It may not make any difference after a year or more if one’s rehab is slow or aggressive, but I think the first months after my injury have been and will be a lot more pleasant, (and less expensive, with less work time lost, and less hassle for our families and friends), than the experience of most people who go through this nasty little detour in life.

51 Responses to “Walking in my shoes within four weeks”

  1. Okay, so I’m tooting my horn a bit loudly here. Guilty as charged. I have had a nice recovery and wanted to share it, especially with those who are interested in a shorter rehab. I wasn’t doing exercises all day long to do this. It was very much a part-time effort.

  2. Doug,
    I read your blog a couple of days ago and thought, ‘this is my kinda guy.’
    I’m also 53, I am very active and in excellent shape. I will be working with a physical therapist who knows me well and will probably be a good cheerleader if I’m ‘ahead of schedule.’
    My blog is going to be a detailed record of all I do.

  3. Hi Bill,

    I moved my story over to this blog, hoping for a better chance to reach others. I hope I’m able to pass on some tips or inspiration that some might find useful. Watching your blog, it sounds like you’re doing a great job of doing what you can do to move things along without being reckless. With your good fitness and obvious work ethic, you’ll be on your feet in no time, I’m sure.

    Good luck!

  4. Doug,

    Was this an approach your doctor was open to? Did you come up with it or did he? I’m wondering since I am going to my doctor on Wednesday and I hope that he might be open to it.

    I have the standard cast on now (2 weeks out).

    Matt

  5. Hi Matt,

    Let’s just say he was open to it after the fact. It was my doing. I’m a doctor myself, though, if that’s any excuse. (I spend my days, and many nights, for that matter, taking care of critically ill premature babies, though, and that’s pretty far removed from adult orthopedics.)

    My approach was to not stress the tendon any more than it was stressed with what he told me to do, but to do some extra things within that limitation. That included working on the calf’s strength early, (mainly trying to limit muscle atrophy), bearing weight on the heel early on, and walking without crutches as soon as I had enough flexibility in the ankle to do that “silly walk.”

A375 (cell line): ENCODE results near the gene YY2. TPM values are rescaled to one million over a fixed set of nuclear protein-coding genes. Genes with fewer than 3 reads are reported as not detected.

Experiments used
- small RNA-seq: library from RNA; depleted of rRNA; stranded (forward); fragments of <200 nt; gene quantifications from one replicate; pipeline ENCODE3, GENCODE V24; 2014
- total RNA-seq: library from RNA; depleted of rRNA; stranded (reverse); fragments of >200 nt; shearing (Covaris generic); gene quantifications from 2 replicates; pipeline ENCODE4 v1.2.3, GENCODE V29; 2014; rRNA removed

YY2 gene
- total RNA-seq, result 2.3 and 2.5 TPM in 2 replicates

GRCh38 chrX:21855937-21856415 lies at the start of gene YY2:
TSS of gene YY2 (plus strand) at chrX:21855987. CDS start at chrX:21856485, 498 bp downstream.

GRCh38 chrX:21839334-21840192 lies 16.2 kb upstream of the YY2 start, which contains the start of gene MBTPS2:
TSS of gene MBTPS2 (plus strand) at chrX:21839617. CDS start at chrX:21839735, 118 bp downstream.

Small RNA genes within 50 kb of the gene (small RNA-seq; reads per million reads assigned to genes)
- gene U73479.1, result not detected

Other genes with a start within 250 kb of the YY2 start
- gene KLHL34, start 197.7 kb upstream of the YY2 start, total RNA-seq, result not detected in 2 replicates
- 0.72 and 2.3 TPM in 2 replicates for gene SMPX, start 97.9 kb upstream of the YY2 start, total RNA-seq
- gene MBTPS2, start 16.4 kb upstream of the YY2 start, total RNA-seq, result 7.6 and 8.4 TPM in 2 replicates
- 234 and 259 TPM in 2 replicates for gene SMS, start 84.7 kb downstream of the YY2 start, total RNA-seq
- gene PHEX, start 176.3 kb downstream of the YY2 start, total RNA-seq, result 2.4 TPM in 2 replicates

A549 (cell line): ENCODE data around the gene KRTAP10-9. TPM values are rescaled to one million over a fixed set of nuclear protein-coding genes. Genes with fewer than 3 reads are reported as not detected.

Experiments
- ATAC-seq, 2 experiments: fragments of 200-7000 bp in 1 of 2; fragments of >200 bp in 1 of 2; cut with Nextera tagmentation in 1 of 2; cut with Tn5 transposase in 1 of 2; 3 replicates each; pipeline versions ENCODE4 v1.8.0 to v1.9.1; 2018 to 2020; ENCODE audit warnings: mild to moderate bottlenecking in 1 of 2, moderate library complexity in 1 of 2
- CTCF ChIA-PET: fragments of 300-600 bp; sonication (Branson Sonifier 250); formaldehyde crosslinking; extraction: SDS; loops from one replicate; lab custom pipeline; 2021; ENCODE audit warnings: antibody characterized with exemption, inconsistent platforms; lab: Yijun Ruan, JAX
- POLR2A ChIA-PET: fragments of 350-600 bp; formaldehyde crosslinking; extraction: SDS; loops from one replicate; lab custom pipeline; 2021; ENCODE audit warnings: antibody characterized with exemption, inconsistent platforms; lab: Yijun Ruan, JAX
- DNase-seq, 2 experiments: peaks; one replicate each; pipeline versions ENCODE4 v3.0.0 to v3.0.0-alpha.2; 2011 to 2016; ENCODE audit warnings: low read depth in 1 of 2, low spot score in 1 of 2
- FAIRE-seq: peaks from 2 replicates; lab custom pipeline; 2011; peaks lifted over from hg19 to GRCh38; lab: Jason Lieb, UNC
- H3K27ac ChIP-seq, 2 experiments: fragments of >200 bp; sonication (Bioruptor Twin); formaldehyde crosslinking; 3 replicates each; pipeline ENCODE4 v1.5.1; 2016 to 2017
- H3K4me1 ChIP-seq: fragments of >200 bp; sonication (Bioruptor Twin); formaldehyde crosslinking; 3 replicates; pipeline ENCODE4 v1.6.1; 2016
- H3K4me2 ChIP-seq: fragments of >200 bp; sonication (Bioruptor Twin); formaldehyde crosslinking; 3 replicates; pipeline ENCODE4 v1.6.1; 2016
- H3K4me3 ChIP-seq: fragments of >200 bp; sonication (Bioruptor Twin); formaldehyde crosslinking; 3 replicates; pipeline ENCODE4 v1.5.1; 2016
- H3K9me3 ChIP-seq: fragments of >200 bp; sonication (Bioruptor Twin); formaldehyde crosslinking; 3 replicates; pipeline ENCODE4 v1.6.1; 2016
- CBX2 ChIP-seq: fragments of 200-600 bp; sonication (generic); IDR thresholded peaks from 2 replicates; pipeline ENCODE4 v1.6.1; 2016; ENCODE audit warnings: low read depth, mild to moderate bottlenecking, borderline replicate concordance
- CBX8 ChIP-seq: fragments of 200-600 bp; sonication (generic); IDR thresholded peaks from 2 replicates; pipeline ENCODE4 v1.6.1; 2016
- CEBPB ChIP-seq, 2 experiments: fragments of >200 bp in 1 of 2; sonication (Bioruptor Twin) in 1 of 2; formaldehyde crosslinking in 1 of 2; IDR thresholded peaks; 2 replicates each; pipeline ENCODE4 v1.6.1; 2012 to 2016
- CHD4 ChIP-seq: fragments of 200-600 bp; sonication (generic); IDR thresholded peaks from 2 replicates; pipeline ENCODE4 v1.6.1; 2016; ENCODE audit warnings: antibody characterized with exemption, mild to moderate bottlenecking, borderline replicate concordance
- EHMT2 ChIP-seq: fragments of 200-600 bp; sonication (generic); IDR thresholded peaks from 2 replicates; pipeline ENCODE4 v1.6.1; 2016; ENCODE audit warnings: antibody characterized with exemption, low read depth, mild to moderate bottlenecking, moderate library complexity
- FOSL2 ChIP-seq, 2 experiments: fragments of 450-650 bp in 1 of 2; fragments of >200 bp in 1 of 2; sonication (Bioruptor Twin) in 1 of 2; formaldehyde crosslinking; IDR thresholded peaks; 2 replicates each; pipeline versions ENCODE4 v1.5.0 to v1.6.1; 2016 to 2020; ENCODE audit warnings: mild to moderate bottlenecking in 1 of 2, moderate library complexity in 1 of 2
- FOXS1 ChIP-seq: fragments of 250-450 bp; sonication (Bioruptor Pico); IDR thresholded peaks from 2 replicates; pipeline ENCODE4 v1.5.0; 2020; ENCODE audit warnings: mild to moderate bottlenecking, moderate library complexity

You were put in the dreaded (in my mind, anyway) cast, but at least two weeks is less than many have to deal with. When the cast comes off, you’ll be able to see how much muscle atrophy has happened to this point. I hope it’s not too much.

    There are dangers to long immobilization that don’t get mentioned much. Severe muscle atrophy makes the period of time when one misstep could lead to rerupture longer, I suspect. I’ve gotten a little lazy since four weeks or so, but by my six week visit I wasn’t really worried about slipping and hurting myself anymore. I remember catching myself one morning, between five and six weeks postop, standing and balancing on my injured foot while I pulled on my other pants leg. This just “happened,” without my thinking about it. That was a good indication of how stable I felt.

    Another medical danger of long immobilization is blood clotting in the leg veins, especially if you have a genetic predisposition to that sort of thing.

    I’m rambling now, aren’t I? (I got into teach-the-residents mode there for a moment.) Anyway, good luck with your rehab. If I can be any help, please let me know. I’m being a pest on this site for that very reason, to help others have a quick return to relative normalcy, like I had.

  6. Hey Doug,
    nah, that’s not rambling. Good information. I speculate/hypothesize right along with you. You have been a valuable incentive in my own short recovery. Seeing as most of the rerupture reports I read are 100% below (distal) to the surgically repaired tear it seems logical to look at other causes. You have done a good job of pointing out the sequelae of the surgery. Since the management of this injury is all over the board, and the debate still rages in the literature, why not be proactive when you feel that conservative management is not cutting it?